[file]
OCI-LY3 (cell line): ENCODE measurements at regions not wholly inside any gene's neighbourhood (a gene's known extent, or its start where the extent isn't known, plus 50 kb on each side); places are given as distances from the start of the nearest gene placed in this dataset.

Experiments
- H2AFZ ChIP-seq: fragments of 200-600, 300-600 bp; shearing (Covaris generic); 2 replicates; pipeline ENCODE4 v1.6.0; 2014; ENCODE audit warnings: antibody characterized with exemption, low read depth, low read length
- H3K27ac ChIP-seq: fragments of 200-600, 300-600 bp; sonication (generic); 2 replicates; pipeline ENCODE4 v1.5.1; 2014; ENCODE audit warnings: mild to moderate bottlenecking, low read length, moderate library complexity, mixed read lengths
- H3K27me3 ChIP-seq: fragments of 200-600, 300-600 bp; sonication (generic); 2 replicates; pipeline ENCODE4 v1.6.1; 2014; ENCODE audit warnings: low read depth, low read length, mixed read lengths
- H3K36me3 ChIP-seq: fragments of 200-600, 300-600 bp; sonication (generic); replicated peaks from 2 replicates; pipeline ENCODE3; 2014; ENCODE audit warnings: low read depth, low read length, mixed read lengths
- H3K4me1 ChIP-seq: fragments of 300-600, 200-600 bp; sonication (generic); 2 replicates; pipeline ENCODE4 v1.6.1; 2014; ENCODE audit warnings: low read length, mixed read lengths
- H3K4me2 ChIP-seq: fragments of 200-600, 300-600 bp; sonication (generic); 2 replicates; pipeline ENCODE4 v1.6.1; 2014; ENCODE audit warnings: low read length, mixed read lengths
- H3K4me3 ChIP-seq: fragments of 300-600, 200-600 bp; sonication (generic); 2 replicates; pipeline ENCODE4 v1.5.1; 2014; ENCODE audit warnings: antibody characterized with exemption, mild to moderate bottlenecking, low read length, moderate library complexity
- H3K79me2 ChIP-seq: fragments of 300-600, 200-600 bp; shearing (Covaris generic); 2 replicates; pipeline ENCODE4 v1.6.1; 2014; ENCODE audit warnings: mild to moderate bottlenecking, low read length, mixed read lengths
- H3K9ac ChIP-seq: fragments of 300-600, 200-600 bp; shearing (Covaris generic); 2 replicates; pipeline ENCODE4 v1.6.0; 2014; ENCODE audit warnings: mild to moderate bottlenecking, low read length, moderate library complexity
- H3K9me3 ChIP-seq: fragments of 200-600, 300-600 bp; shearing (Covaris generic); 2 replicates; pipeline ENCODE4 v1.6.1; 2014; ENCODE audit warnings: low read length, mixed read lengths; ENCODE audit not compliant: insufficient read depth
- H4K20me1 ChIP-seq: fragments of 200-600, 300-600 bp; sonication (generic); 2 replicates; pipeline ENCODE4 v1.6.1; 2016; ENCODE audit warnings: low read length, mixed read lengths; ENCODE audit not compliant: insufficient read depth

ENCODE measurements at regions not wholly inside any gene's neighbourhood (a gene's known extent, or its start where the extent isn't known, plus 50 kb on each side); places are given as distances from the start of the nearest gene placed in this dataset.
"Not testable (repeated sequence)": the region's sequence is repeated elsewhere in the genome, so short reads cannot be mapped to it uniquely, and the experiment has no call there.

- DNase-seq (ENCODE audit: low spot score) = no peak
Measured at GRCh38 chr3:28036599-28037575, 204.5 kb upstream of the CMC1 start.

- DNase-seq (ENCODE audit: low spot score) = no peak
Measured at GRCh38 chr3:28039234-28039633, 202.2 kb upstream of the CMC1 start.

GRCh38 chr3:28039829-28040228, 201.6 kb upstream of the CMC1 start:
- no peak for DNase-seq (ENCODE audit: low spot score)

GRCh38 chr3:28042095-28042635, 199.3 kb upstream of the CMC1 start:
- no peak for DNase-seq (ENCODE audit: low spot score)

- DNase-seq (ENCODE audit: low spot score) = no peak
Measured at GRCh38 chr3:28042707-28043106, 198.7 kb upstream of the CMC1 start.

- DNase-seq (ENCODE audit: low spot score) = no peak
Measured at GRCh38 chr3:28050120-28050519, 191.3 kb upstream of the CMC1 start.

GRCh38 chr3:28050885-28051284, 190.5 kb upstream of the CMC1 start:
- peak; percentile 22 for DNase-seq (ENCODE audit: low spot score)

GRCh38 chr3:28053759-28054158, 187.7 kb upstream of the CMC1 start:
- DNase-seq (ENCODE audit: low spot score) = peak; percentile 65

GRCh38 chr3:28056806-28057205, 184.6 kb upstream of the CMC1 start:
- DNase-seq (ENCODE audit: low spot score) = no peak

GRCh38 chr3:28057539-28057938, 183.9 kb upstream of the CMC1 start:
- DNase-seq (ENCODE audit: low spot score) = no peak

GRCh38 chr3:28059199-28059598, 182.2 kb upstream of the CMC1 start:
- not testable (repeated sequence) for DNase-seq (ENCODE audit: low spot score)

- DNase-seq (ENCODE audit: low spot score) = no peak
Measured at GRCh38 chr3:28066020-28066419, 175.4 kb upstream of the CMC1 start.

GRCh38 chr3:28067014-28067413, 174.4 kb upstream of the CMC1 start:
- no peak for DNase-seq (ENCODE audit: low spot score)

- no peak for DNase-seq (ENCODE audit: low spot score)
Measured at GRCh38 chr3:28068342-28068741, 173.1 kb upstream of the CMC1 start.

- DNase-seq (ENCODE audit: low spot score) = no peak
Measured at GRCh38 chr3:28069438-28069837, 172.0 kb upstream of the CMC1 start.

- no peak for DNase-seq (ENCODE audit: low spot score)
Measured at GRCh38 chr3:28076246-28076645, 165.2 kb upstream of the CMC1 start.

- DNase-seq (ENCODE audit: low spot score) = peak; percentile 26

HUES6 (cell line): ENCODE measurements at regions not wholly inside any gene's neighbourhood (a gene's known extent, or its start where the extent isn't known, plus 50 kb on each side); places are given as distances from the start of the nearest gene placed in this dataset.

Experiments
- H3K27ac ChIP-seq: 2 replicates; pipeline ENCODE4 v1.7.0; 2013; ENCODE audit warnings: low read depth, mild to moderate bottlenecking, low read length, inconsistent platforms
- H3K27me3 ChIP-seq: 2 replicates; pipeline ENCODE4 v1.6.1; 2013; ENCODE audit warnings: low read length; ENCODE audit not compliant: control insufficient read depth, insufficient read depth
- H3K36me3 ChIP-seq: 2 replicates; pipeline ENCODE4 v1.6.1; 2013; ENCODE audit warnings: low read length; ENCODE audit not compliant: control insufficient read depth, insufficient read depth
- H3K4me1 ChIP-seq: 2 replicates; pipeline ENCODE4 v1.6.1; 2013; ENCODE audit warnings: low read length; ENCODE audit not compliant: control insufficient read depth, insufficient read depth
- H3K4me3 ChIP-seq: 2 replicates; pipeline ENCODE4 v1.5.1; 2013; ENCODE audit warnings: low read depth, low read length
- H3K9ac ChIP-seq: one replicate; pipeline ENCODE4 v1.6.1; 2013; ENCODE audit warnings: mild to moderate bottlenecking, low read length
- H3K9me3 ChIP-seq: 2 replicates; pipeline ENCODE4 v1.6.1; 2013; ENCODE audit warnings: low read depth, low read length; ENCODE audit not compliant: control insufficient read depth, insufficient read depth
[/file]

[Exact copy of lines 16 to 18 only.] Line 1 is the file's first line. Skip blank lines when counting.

- DNase-seq (ENCODE audit: low spot score) = no peak
Measured at GRCh38 chr3:28036599-28037575, 204.5 kb upstream of the CMC1 start.

- DNase-seq (ENCODE audit: low spot score) = no peak